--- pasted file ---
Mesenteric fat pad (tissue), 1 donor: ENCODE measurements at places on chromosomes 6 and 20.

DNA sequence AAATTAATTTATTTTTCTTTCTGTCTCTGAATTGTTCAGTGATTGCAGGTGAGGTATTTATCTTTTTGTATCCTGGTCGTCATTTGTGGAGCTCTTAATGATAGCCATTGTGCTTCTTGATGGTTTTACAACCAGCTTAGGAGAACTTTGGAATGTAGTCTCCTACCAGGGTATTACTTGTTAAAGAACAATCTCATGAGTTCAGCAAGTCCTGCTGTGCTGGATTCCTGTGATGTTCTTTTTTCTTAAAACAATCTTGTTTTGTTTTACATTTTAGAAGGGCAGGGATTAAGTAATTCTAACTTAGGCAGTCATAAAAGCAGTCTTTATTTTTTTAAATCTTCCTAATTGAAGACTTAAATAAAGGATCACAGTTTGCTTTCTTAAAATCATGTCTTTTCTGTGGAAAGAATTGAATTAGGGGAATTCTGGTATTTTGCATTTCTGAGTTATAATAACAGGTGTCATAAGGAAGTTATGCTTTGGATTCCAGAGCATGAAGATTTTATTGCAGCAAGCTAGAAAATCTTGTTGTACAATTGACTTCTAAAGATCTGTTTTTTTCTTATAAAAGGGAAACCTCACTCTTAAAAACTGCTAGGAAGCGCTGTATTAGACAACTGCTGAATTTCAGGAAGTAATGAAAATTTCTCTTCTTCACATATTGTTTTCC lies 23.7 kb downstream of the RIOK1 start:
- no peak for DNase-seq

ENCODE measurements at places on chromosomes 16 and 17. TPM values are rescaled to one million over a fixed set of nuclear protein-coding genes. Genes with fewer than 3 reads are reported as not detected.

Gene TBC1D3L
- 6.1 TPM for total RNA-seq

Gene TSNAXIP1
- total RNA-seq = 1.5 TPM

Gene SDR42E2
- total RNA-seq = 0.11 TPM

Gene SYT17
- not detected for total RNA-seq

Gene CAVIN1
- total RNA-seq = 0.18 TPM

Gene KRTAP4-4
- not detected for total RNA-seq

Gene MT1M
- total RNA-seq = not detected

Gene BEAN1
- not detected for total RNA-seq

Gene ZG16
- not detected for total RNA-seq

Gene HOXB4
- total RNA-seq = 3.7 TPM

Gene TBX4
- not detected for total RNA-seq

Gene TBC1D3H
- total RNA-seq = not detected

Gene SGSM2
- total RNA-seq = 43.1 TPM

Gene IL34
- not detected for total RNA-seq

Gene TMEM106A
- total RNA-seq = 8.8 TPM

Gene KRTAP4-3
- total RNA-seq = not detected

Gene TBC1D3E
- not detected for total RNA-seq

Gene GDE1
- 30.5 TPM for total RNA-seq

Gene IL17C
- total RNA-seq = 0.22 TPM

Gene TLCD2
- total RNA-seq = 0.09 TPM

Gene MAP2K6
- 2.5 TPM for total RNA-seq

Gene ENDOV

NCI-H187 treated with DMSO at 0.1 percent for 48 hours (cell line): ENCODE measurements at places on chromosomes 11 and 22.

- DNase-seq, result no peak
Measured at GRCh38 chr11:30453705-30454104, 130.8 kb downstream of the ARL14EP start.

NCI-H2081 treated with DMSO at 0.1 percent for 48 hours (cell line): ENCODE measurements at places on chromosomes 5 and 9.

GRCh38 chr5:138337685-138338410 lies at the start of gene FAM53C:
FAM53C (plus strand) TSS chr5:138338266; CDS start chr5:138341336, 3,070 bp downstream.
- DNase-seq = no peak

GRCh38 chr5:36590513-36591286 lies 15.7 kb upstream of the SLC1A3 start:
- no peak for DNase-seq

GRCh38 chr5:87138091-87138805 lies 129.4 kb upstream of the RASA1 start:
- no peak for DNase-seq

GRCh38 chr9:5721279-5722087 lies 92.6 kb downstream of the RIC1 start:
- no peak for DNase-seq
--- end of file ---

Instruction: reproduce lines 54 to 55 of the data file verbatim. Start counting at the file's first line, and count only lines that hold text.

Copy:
- DNase-seq = no peak

GRCh38 chr5:36590513-36591286 lies 15.7 kb upstream of the SLC1A3 start: